3 Willard Hirsch Sculpture, City Hall Park
4 Francis Salvador Memorial, City Hall Park
College of Charleston
Founded in 1770 and chartered in 1785, the College of Charleston has become a major center of Jewish activity in the region. Jews have attended the College since the early 19th century; in 1855, the trustees accommodated Jewish students by excusing them from mandatory chapel attendance. The campus lies at the heart of what was once Charleston’s Orthodox neighborhood, where two synagogues—Brith Sholom and Beth Israel—the Jewish Community Center, the Daughters of Israel Hall, and a “parsonage” for Brith Sholom’s rabbi were located along St. Philip Street. These historic Jewish institutions moved elsewhere and the buildings they occupied have been replaced by the College’s expansive School of the Arts, but CofC is more than ever a center of Jewish life and letters.
The Yaschik/Arnold Jewish Studies Program moved into a new facility in 2002 at the corner of Wentworth and Glebe streets. Designed by Rosenblum/Coe Architects, Inc. and built by M.B. Kahn, the Center occupies the site of a dry cleaning business run for 20 years by Jerold and Lilah Hirschman. Inaugurated in 1984, the program now supports four faculty positions, one endowed chair, an academic major and minor, an ambitious schedule of community events, Hillel, the Zucker/Goldberg Center for Holocaust Studies, the Jewish Historical Society of South Carolina, the Pearlstine/Lipov Center for Southern Jewish Culture, the Arnold Center for Israel Studies, and Marty’s Place, a kosher/vegetarian/vegan dining hall that opened in 2016.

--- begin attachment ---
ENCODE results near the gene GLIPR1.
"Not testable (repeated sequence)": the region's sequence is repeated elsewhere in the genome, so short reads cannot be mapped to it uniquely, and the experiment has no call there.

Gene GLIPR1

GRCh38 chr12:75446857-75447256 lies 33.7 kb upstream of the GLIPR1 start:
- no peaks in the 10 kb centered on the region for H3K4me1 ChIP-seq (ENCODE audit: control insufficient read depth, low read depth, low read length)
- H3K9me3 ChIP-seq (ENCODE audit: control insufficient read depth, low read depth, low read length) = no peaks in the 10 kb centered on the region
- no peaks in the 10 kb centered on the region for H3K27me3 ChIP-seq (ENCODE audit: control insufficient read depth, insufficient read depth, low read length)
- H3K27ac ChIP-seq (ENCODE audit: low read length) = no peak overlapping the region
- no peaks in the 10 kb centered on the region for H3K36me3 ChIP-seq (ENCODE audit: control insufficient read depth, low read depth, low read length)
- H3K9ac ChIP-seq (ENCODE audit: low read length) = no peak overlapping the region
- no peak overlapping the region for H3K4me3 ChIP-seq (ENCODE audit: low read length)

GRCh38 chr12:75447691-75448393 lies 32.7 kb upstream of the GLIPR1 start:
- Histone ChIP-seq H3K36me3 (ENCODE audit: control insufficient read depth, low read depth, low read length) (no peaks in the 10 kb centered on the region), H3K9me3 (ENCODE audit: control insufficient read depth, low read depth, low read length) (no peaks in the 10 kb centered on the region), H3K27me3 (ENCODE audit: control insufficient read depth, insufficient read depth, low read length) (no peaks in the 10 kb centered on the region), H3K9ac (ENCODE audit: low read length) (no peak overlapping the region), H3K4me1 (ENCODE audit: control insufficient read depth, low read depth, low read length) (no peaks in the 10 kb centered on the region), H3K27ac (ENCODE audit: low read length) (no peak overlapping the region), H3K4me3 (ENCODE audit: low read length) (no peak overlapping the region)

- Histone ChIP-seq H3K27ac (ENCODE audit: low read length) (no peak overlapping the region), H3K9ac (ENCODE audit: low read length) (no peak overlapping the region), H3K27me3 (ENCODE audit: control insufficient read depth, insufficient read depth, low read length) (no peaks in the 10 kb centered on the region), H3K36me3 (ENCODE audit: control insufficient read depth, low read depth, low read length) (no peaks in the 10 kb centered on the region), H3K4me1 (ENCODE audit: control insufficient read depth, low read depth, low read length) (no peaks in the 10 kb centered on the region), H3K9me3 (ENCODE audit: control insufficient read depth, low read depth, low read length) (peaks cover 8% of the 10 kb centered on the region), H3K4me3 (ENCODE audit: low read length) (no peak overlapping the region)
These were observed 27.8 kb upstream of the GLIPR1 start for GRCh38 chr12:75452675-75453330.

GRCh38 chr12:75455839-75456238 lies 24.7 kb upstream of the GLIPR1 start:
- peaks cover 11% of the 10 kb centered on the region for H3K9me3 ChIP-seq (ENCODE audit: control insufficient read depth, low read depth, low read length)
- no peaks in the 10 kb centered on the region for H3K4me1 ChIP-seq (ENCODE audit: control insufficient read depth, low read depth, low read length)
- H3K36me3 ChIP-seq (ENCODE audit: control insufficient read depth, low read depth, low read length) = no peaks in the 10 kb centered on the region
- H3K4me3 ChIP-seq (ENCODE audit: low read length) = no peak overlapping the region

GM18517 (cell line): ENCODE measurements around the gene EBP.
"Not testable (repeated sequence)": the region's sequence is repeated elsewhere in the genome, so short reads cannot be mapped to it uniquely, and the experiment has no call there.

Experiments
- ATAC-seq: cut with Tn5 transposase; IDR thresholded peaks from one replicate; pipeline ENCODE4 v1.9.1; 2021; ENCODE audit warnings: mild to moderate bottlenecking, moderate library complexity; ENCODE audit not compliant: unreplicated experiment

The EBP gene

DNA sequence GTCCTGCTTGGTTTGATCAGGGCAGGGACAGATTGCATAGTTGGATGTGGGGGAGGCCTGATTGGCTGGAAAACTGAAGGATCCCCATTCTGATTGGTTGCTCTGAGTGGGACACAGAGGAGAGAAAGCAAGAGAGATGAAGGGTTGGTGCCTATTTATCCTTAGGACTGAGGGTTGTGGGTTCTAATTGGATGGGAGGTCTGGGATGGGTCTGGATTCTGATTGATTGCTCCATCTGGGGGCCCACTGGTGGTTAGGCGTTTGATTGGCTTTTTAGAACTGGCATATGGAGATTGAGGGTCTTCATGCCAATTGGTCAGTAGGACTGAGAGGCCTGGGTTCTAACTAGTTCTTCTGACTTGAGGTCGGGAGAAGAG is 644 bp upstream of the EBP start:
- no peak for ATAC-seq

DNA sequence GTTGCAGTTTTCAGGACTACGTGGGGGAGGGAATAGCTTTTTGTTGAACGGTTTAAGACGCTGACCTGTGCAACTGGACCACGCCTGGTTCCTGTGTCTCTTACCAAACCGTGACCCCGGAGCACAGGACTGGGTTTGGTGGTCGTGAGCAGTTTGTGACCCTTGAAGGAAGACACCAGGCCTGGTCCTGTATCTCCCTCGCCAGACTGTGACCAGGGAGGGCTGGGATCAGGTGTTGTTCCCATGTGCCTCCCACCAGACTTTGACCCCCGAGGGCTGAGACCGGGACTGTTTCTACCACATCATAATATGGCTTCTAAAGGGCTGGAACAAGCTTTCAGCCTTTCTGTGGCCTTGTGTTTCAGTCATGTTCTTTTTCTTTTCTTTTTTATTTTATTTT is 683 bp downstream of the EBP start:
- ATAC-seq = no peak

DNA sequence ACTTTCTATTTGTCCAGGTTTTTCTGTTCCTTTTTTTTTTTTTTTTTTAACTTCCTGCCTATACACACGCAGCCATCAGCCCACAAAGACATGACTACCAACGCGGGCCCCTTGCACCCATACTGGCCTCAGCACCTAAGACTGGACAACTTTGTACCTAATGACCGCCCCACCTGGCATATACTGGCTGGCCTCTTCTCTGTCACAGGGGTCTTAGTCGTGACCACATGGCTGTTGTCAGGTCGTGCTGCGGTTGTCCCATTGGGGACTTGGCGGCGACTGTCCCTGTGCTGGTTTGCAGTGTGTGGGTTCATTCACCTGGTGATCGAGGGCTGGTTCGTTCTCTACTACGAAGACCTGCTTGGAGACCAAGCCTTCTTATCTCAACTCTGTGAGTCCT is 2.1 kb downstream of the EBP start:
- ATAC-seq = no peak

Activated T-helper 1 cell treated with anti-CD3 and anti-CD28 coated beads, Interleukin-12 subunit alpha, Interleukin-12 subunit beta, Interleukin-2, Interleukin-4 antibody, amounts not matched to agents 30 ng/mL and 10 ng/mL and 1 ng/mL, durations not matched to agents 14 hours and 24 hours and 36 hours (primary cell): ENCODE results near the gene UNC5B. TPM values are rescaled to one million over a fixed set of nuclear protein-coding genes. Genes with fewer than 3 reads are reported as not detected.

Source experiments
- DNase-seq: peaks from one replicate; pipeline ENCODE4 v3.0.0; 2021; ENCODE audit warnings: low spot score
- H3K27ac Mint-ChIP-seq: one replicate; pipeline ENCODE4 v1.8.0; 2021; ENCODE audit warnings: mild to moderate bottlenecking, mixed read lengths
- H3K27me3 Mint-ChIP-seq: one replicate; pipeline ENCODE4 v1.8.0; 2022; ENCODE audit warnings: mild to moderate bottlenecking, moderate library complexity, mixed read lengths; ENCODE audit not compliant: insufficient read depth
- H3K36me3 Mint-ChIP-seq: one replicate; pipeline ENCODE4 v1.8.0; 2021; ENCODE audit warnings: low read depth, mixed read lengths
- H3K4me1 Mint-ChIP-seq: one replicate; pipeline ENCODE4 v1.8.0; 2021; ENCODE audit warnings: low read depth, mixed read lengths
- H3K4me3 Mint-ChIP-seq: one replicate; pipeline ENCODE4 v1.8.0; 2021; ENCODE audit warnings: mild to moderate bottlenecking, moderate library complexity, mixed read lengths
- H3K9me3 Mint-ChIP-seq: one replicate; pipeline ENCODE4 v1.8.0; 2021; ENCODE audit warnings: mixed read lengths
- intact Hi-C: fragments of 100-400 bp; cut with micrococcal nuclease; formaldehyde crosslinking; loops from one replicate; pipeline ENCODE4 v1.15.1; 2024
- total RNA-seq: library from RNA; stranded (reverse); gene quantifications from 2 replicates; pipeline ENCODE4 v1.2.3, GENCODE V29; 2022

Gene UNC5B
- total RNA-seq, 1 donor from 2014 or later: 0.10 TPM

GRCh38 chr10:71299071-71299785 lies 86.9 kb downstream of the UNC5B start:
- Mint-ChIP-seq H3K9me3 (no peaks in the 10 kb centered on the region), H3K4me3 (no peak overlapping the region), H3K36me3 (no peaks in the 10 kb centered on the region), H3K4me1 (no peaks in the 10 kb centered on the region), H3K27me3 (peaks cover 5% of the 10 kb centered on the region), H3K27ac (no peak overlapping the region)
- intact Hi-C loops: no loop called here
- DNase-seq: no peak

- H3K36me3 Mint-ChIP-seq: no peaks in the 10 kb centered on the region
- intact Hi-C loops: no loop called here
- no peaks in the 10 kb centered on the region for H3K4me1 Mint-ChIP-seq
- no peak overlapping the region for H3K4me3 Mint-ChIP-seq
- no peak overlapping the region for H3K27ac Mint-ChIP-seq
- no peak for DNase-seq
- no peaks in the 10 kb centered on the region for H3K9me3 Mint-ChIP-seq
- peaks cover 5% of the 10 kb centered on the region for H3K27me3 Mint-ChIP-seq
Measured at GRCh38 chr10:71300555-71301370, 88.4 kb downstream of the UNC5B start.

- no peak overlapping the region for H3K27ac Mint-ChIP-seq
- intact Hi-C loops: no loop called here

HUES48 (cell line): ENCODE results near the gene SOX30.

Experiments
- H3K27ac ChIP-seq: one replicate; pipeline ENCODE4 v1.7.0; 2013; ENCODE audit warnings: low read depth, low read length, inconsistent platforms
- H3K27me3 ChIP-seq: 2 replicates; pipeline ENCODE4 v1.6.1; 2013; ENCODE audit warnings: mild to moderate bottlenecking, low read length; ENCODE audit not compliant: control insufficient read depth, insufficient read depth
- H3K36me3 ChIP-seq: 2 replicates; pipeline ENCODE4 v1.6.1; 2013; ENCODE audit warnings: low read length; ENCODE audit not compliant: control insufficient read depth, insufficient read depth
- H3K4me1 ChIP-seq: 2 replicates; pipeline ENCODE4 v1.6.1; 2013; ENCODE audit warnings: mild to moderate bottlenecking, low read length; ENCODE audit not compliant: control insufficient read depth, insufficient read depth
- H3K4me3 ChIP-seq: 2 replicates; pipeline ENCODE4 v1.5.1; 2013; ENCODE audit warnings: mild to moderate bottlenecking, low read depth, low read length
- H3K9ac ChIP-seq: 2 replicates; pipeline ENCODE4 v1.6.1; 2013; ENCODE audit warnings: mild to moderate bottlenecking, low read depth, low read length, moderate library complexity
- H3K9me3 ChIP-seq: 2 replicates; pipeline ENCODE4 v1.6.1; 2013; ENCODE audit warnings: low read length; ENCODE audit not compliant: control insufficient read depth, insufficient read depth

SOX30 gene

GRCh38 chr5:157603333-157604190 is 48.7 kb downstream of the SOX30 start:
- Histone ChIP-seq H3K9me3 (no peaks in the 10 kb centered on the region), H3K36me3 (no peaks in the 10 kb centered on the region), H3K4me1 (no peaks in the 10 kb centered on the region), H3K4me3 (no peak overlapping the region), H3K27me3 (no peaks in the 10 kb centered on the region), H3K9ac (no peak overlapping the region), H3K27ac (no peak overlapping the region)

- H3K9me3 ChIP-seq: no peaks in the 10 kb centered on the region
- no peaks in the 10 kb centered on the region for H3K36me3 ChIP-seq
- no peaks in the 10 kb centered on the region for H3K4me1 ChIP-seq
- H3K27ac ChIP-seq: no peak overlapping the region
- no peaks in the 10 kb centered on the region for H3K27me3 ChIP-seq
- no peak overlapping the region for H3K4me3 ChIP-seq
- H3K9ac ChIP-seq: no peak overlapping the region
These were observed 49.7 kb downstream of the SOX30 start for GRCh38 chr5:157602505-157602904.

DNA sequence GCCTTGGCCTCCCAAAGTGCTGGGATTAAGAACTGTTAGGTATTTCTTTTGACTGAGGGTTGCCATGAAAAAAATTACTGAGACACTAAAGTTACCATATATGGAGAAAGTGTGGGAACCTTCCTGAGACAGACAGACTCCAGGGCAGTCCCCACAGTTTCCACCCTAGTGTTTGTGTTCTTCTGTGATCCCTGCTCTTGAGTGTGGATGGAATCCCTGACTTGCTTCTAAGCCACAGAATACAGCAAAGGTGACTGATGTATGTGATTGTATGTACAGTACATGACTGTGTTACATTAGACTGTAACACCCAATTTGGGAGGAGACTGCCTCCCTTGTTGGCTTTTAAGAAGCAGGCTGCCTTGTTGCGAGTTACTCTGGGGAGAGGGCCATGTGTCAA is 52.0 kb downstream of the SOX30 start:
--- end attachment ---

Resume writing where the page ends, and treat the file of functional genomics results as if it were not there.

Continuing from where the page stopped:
Since its inception in 1995, the Jewish Heritage Collection (JHC) has earned a national and even international reputation as a repository of archival materials on southern Jewish life. As part of the Special Collections department, JHC relocated in 2005 to the spacious Marlene and Nathan Addlestone Library—a new facility named for a philanthropic Jewish businessman and his wife. JHC has created an oral history archives with more than 500 recorded interviews and acquired hundreds of manuscript collections documenting Jewish families, businesses, organizations, and congregations—catalogued and made available to the public for research. JHC also has developed a rich online presence through websites, virtual exhibitions, and the Lowcountry Digital Library, which provides access to its oral histories, selected manuscript materials, and a vast collection of Jewish iconography from around the world assembled by William A. Rosenthall, longtime rabbi of Kahal Kadosh Beth Elohim.